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Oookay, I'm back at last. I return, as Thoreau from Walden or as Manny Ramirez from suspension, awash with  transcendentalism and/or less detectable steroids.

I hadn't really been keeping up with NBA proceedings, so it was shocking to hear of each consecutive Orlando defeat of Cleveland, having not watched the games at all. Crazy and it makes me look forward even more to next year. Really, really hope they can knock off L.A., though I don't see it happening.

Anyways, it's time to get back in the swing of things. My random vacation from blogging has set back a lot of the early posts I wanted to get down- Jeff Bower, player recaps, and the like. Those should start trickling in soon enough. For now, just to get my feet wet, a quick series of posts on the 2008-2009 roster and the odds each player will be back. Before getting into potential acquisitions, it's good to see who the probably holdovers will be. For today, it's Paul, West, Chandler, Peja, and Mo- last year's starters.

 

 

 

 

 

 

Chris Paul

Why he could be back: He's pretty good.

Why he could be gone: No possible ways (unless New Orleans plans on folding as a franchise)

David West

Why he could be back: Iso game skill set complements Paul well, back-to-back All-Star

Why he could be gone: With the shroud of uncertainty around Tyson Chandler's ankle, West is easily the Hornets' most viable trade chip. If management does indeed opt to put an entirely new cast around Paul, West could bring back young players or draft picks. From just a preliminary glimpse at teams with potential interest, I don't see the Hornets getting equal value for him though. He's long been undervalued as a player, and it's unlikely the Hornets can convince someone to overpay for him (ie, clearly "win" a trade). A trade of West for young talent also would likely condemn the Hornets to mediocrity next season, which could go over poorly with an ever strengthening fan base. Overall, it's highly likely West stays.

Tyson Chandler

Why he could be back: Despite a mediocre season, Chandler had been a rock in the middle before that. His offensive game will probably never develop much more, but at full health, he's one of the premier post defenders in the league. And before I bemoan his offense too much, he does play the pick and roll beautifully with Paul.

Why he could be gone: Going into 2008-2009, Chandler's trade value was sky high. He was 26 years old, coming off a great offensive and defensive campaign, and coming off a tremendous individual series versus Tim Duncan. Around January/February, it became pretty widely known that the Hornets were unlikely to make a deep run in the playoffs and that owner George Shinn would really, really, really like it avoid the luxury tax in 2010. The Hornets' hand was thus revealed, and NO ended up moving him at a mega-discount rate to Oklahoma City. Surprise, surprise, that failed, and back came Chandler. Only now his value fell even further, via the results of a physical. His ankle seemed to deteriorate significantly as he made his come back to the point where Hilton Armstrong was a far better option in the playoffs. To sum, the Hornets are highly unlikely to get fair value back for Chandler. That's simply what happens with "mysterious" injuries, which is exactly how I'd describe Chandler's issues. Nonetheless, the Hornets could still clear space by moving him. I'd be stunned if they didn't make at least a couple attempts as soon as possible.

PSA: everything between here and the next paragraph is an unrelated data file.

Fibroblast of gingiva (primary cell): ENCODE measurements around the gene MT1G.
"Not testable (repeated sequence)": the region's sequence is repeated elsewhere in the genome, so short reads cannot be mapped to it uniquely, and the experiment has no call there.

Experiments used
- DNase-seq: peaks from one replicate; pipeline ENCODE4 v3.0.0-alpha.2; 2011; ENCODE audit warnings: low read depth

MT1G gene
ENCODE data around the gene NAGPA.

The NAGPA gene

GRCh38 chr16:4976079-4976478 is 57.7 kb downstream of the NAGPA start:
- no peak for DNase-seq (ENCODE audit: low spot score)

Morris Peterson

Why he could be back: He makes 6 million next year and 6.5 the year after. Simply put, nobody's gonna take those years at those dollars. Once upon a time, I could have envisioned him being moved in a Chandler deal, but those days are past. Some team may be asked to take him to sweeten a West deal, and that's probably the only scenario in which he's traded (either that, or a 5, 6+ player deal). Overall, MoPete can probably still contribute very meaningful minutes, just don't try telling that to Byron Scott.

Why he could be gone: It would obviously be in the Hornets' best interest to explore every avenue of moving him. Rasual Butler came on strong last year, and the two have very similar skillsets.

Peja Stojakovic

Why he could be back: Pretty much everything I said about Peterson is applicable to Peja, multiplied by two. Stojakovic will make 13.4 mil next year, followed by an obscene 14.2 mil the year after. Maybe someone desperate for a three point shooter might cautiously call and ask a price, but wouldn't it be infinitely easier to contact the seemingly permanent firesale that is the Timberwolves about Mike Miller?

Why he could be gone: He won't be. Technically, there is a chance that 2009-2010 is his last year with New Orleans; he has an early termination option before his final year, but really, what are the odds he opts out? He'd probably have to break the all time three point record while winning the World's Strongest Man contest to prove the durability of his back. And even then it might be too risky to pass up that kind of money. (Speaking of World's Strongest Man, is there a more entertaining non-major-sport sport? Answer: absolutely not. The random locales, the random challenges ("driving" a car a la Fred Flintstone is hilarious), the absurdly beefed up individuals... how is this not more popular than MLB? I mean, they both use tons of steroids, one sport just uses them to crazy extremes and has no qualms about doing so.)

Anyways, I'm thinking I'll finish off the rest of the roster in the next post.